Walt Disney once said: “All of our dreams can come true if wehave the courage to pursue them.”

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So why not let 2015 be the year that these dreams come tofruition? With a new year upon us, have you given consideration toyour professional goals and resolutions for 2015?

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According to experts, the most popular resolutions of losingweight, finding a mate, or being a better person last an average ofthree weeks. But what about making resolutions that you can stickto because they will have a big financial impact on your bottomline?

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Let's face it, this year is a new book with 365 pages upon whichto write our futures. Perhaps the best place to start is withimproving revenues in an increasingly challenging economy. Betteryet, how about picking resolutions that are destined to generatemoney without requiring an investment of new funds?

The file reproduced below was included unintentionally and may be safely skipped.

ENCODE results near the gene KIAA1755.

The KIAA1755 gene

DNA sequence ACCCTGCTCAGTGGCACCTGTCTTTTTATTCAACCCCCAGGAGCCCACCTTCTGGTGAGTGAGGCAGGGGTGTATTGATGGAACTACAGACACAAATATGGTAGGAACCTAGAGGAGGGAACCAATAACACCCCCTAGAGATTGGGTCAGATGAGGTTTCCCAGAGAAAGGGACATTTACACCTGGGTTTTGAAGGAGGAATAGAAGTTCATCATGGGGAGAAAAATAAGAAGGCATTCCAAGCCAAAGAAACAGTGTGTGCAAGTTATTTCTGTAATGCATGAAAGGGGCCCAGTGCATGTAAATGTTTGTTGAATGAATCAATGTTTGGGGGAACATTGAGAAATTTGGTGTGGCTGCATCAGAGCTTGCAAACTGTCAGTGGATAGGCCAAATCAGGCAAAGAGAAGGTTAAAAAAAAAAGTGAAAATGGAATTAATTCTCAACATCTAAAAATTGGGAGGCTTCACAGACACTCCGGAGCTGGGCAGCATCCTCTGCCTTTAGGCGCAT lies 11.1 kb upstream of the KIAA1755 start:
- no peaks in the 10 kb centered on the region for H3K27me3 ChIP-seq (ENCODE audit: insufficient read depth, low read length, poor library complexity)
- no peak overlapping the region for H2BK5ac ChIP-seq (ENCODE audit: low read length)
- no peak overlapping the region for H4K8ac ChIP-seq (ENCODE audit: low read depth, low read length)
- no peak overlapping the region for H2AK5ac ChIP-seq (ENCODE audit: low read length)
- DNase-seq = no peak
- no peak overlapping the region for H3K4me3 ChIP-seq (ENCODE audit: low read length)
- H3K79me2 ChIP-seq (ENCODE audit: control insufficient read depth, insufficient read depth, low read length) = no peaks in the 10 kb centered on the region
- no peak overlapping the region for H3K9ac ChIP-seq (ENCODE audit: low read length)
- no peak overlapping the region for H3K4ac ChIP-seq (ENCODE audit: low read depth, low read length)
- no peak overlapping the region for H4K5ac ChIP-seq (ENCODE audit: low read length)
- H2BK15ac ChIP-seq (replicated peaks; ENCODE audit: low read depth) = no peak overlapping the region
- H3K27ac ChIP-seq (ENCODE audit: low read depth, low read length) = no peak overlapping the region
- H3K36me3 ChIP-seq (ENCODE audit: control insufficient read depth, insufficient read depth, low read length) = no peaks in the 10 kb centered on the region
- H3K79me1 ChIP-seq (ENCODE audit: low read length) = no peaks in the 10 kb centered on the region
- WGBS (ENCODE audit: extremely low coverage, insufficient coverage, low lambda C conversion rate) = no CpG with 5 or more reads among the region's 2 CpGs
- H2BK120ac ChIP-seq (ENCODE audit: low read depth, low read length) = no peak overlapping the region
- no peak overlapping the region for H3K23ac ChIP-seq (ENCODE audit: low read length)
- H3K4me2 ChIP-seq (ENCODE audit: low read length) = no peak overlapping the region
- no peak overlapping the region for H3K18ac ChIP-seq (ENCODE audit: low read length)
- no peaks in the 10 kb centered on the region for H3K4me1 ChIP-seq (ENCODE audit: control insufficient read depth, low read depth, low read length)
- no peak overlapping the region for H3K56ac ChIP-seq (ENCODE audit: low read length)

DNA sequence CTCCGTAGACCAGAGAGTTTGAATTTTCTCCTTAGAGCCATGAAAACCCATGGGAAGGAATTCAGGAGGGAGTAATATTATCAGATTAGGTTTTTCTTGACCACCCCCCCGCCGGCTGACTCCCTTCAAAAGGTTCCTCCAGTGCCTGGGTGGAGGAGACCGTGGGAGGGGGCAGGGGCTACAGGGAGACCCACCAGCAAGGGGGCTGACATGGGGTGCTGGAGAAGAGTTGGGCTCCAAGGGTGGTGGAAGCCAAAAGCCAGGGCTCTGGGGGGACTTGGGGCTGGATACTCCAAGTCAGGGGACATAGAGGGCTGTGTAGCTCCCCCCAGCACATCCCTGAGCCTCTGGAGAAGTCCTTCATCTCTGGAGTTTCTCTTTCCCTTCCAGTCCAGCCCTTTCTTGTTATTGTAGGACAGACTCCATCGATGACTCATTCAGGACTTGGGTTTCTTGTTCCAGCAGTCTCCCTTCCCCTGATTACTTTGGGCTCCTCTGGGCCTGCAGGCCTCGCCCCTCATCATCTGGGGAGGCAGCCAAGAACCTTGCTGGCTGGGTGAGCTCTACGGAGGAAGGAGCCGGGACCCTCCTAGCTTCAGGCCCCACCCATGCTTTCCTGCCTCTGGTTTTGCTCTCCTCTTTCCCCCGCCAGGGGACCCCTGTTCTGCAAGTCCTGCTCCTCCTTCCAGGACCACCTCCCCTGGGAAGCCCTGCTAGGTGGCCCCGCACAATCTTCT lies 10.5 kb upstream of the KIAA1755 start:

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While this may sound too good to be true, the reality is thatthere are 15 simple resolutions out there that are guaranteed tohave a significant impact on a company's bottom line.

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Read on for the full list.

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Money

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1. Finding free loot is always a favorite of mine! According togovernment records, there is $35 billion in unclaimed funds owed toindividuals and businesses. You can search for your own personalgoldmine at www.unclaimed.org.

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2. How about finding money for your claims organization? Did youknow that 15 percent of all claims are closed with a missedsubrogation opportunity? There are key steps that can be taken toensure that adjusters are proactively identifying recoveries duringthe course of the claim. There are also some reactive steps thatcan be taken by capturing critical data points that have a highprobability of identifying these missed opportunities on closedfiles. A simple place to start in the auto insurance sector is theidentification of paid collision features with no associated PDpayments.